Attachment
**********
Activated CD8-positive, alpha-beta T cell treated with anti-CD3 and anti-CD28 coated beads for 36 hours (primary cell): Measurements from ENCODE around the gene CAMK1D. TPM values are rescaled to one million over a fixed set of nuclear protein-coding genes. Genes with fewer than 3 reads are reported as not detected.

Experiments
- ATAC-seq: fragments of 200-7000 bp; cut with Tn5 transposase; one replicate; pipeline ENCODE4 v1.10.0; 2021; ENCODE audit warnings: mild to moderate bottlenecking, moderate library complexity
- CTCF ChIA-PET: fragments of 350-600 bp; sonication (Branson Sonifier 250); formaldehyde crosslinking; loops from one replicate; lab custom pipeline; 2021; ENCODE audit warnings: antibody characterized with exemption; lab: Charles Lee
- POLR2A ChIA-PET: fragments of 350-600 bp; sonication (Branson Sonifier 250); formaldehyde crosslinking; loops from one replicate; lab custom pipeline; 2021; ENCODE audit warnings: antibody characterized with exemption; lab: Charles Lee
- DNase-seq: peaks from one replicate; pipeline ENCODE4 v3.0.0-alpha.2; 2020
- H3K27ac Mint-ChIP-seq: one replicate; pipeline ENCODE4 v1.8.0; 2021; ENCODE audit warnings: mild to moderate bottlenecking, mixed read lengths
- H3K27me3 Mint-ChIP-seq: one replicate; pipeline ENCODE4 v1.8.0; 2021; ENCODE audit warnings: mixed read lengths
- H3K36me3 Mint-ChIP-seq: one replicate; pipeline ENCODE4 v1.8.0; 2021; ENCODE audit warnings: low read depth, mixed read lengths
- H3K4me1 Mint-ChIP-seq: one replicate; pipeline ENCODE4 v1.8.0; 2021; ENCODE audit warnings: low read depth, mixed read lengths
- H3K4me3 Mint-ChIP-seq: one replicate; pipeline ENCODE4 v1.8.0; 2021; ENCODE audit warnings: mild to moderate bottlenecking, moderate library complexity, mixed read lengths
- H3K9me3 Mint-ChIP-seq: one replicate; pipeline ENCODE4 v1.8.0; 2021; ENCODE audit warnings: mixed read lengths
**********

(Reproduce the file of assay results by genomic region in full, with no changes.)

Activated CD8-positive, alpha-beta T cell treated with anti-CD3 and anti-CD28 coated beads for 36 hours (primary cell): Measurements from ENCODE around the gene CAMK1D. TPM values are rescaled to one million over a fixed set of nuclear protein-coding genes. Genes with fewer than 3 reads are reported as not detected.

Experiments
- ATAC-seq: fragments of 200-7000 bp; cut with Tn5 transposase; one replicate; pipeline ENCODE4 v1.10.0; 2021; ENCODE audit warnings: mild to moderate bottlenecking, moderate library complexity
- CTCF ChIA-PET: fragments of 350-600 bp; sonication (Branson Sonifier 250); formaldehyde crosslinking; loops from one replicate; lab custom pipeline; 2021; ENCODE audit warnings: antibody characterized with exemption; lab: Charles Lee
- POLR2A ChIA-PET: fragments of 350-600 bp; sonication (Branson Sonifier 250); formaldehyde crosslinking; loops from one replicate; lab custom pipeline; 2021; ENCODE audit warnings: antibody characterized with exemption; lab: Charles Lee
- DNase-seq: peaks from one replicate; pipeline ENCODE4 v3.0.0-alpha.2; 2020
- H3K27ac Mint-ChIP-seq: one replicate; pipeline ENCODE4 v1.8.0; 2021; ENCODE audit warnings: mild to moderate bottlenecking, mixed read lengths
- H3K27me3 Mint-ChIP-seq: one replicate; pipeline ENCODE4 v1.8.0; 2021; ENCODE audit warnings: mixed read lengths
- H3K36me3 Mint-ChIP-seq: one replicate; pipeline ENCODE4 v1.8.0; 2021; ENCODE audit warnings: low read depth, mixed read lengths
- H3K4me1 Mint-ChIP-seq: one replicate; pipeline ENCODE4 v1.8.0; 2021; ENCODE audit warnings: low read depth, mixed read lengths
- H3K4me3 Mint-ChIP-seq: one replicate; pipeline ENCODE4 v1.8.0; 2021; ENCODE audit warnings: mild to moderate bottlenecking, moderate library complexity, mixed read lengths
- H3K9me3 Mint-ChIP-seq: one replicate; pipeline ENCODE4 v1.8.0; 2021; ENCODE audit warnings: mixed read lengths